“It’s great for the industry,” said Dave Castelnuovo, co-founder of Bolt Creative. “A lot of these big name developers are between a rock and a hard place. They see all the fun that’s being had in the app space with people creating their dream projects without interference from a publisher.”

Beyond that, The Game Baker’s Emeric Thoa feels Double Fine’s use of Kickstarter will encourage more developers to use it, and more players to get involved.

“Maybe an indie dev will have a better chance to reach $50k now that everyone has heard about Kickstarter,” said Thoa.

“It would be quite a gamble to give up working on AAA titles and start a game for the iPhone,” said Castelnuovo. “I’m sure that we will see more of this as time goes on, but I can’t quite predict if this will change the way games are made for everyone. Big name game designers can probably use Kickstarter to get a couple million to develop a project, which I feel is a fair amount for the types of games they are looking to create. But for inexperienced devs, I have a feeling they probably won’t be able to get nearly as much money, and even if they do, I’m sure you will see many of them fail to finish their ambitious projects with the funds they raised.”

With this in mind, the companies that may succeed the most are the ones that excelled long before Kickstarter existed.

“Double Fine’s Kickstarter success will change the content creation/distribution model only for a minority of developers who are already successful without Kickstarter,” said Ernest Woo, founder and CEO of Woo Games.

Share And Ride

For the first time ever, hit the SSX slopes as a pro rider. On the official Facebook page {page no longer active} for SSX, just share the “EA Sports SSX: Travis Rice – The Evolution of Tricks” trailer with your friends.  Once the app has hit 100k shares, EA will start releasing codes to unlock Travis in game. Check back frequently and don’t miss out!

Doctor Who Game First Unreal Title On PS Vita

Epic Games has confirmed that Doctor Who: The Eternity Clock will be the first PS Vita game developed using the Unreal Engine. Supermassive Games is developing the game exclusively for PlayStation systems.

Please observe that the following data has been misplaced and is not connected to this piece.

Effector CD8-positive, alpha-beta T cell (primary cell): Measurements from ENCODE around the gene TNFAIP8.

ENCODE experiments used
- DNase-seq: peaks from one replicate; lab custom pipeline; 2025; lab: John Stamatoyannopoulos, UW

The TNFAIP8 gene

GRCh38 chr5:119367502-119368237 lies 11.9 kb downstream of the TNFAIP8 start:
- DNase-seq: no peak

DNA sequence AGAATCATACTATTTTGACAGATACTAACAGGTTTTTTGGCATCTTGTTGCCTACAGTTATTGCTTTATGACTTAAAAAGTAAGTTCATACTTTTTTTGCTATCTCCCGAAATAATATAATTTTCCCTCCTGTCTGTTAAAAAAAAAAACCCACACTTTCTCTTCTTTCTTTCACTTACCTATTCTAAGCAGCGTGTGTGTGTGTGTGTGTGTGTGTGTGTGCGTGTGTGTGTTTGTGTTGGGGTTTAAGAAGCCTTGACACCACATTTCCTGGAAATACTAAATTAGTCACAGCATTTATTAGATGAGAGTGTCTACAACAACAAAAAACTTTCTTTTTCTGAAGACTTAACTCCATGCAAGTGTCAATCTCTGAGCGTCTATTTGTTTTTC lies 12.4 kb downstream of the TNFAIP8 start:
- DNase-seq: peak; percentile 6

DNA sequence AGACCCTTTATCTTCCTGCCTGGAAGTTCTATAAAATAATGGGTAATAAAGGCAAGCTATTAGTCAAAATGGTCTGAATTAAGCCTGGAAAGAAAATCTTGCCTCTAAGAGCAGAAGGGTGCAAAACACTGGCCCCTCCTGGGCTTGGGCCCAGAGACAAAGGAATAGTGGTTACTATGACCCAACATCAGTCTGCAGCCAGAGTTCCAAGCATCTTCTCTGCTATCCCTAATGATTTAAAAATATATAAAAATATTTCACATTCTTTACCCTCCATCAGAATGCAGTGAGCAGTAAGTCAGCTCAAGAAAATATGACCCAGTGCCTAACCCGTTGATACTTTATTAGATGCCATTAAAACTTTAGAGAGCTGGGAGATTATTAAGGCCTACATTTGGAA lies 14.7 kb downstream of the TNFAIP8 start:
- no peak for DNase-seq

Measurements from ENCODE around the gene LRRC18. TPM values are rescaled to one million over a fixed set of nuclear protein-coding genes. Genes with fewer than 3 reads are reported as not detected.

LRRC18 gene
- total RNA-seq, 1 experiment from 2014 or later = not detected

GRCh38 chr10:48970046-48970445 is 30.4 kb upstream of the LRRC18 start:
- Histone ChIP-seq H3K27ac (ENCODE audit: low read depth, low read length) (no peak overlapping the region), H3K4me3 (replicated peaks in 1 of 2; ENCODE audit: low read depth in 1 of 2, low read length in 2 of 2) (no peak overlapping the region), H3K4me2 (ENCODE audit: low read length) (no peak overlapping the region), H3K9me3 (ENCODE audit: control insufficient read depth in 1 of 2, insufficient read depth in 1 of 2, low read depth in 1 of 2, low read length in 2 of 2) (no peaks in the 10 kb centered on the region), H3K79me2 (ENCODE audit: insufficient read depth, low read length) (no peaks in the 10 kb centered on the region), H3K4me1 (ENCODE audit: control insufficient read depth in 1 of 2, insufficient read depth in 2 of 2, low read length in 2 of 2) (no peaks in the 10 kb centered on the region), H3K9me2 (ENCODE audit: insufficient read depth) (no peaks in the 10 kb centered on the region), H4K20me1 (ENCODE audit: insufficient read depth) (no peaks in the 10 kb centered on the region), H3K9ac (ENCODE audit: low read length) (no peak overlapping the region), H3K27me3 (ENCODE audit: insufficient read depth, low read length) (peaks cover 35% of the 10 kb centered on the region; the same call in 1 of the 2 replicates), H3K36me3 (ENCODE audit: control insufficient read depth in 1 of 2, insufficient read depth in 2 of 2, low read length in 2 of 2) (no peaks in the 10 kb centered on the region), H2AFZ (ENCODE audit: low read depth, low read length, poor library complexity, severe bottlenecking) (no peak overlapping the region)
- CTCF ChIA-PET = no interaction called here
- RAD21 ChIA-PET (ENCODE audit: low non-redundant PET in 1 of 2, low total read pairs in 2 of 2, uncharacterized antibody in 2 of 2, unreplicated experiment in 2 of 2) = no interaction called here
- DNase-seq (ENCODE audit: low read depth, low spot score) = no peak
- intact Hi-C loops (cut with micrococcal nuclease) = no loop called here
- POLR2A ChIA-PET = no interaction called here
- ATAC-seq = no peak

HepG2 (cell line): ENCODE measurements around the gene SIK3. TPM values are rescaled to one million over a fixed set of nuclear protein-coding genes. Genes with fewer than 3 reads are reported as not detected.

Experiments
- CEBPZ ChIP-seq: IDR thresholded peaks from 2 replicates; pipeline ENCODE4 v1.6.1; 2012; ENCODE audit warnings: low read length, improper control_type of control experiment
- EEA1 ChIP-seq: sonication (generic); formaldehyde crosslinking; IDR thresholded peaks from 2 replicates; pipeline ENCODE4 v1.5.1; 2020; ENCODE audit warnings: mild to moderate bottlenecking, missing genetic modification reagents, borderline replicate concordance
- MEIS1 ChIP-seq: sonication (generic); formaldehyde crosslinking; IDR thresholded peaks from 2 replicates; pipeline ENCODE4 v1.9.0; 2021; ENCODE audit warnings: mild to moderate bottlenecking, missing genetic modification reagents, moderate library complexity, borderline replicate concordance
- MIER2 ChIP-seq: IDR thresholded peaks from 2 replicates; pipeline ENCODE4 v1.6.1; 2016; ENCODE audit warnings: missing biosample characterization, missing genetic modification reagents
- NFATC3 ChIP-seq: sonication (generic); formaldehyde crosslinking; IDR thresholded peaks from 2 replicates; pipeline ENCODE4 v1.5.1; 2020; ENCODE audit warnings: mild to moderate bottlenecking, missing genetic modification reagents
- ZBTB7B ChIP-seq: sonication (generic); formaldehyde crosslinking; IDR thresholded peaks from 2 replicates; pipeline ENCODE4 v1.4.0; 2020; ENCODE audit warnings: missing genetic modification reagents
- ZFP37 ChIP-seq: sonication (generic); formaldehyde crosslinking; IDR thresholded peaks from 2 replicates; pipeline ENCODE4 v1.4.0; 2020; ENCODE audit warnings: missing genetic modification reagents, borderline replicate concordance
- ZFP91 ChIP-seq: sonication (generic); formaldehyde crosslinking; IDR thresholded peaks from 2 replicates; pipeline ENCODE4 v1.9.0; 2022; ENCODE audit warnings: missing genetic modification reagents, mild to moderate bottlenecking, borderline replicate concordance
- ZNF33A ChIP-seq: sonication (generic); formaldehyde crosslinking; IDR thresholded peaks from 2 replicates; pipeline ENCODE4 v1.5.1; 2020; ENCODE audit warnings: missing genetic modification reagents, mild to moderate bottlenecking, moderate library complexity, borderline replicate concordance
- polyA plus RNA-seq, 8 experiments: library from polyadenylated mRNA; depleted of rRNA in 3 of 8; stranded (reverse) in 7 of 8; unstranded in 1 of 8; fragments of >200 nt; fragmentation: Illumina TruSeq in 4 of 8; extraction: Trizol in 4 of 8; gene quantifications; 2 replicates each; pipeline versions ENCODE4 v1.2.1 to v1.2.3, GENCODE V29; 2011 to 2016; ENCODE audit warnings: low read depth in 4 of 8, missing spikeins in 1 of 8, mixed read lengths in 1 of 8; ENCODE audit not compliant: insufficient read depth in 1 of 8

“At Supermassive, we always try to be very pragmatic about our choice of technology and choose the right tool for the job at hand,” said chief technology officer at Supermassive Games, Jonathan Amor. “Our aim for Doctor Who: The Eternity Clock is to match it as closely as possible in aesthetics, tone and sound to the television series, and also to achieve a new level of quality on Sony’s outstanding platforms. Critical factors in our decision to license Unreal Engine 3 include the capability and maturity of the Unreal Editor and tool chain, and we required an engine that has proven success in the marketplace.”

“We are big Doctor Who fans here at Epic,” added Epic European territory manager Mike Gamble. “It’s brilliant to see the world of Doctor Who brought to life by the team at Supermassive and especially to see Unreal Engine 3 powering the game that’s bringing this universe to a whole new platform and an entirely new generation of gamers and Doctor Who fans.”

Real Life Goldeneye 64

Goldeneye 64 is a classic game and a seminal title in the history of FPS titles, but that doesn’t mean it isn’t without its idiosyncrasies. Here, a parody video gives an amusing and fairly accurate portrayal of escorting Natalya in the game.